The adjuster will also estimate the cost of the repairs, and this may be corroborated by one or several quotes from auto service centers.
Keep in mind that this is an independent process, and you cannot simply request that your vehicle is totaled. The cost of repairs must be documented and is not typically open to negotiations or requests.
– Estimating the Car’s Current Replacement Value
A car insurance policy pays benefits up to the limits of the coverage that you purchased, but this amount is also limited by the replacement value of the car.
For example, if your car is worth $10,000 in today’s market, has $12,000 in damages, and has $20,000 in collision coverage, the limiting factor would be the current market value of the vehicle.
Keep in mind that most auto insurance providers will total the vehicle if the cost of repairs approaches the market value. The cost of repairs does not typically need to exceed the vehicle’s market value.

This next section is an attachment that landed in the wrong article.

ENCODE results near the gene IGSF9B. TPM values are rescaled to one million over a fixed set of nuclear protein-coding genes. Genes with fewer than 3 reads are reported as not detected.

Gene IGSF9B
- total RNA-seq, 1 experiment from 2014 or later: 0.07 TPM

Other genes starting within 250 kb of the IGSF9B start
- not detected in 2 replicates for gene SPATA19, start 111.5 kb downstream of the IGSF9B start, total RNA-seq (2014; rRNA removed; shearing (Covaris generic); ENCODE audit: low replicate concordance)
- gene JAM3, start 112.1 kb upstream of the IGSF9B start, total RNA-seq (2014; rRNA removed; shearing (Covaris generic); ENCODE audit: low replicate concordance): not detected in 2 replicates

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How to Dispute the Insurance Company’s Decision
There are sometimes instances when the driver does not agree with how a claim was settled. For example, you may think that the estimated repair costs are too high or too low.
This simple factor can play a major role in determining whether a car is totaled out by insurance or not.
If you want to file a dispute about any aspect of the claims process, your best option is to begin by writing a letter to your insurance company and providing supporting documentation to back up your beliefs.
Some claims disputes may easily be resolved through this step, but other matters may escalate. You may agree to dispute the matter in an arbitration hearing.
A third party arbitrator may be used to help you and the insurance company come to an acceptable resolution that both parties can agree on.
Filing a complaint about the claim with your state’s insurance board is another option to consider, but this process may take a lengthy amount of time to resolve.
A final option available to you if you want to dispute your claim settlement is to pursue legal action. You can hire a lawyer who specializes in this area of the law.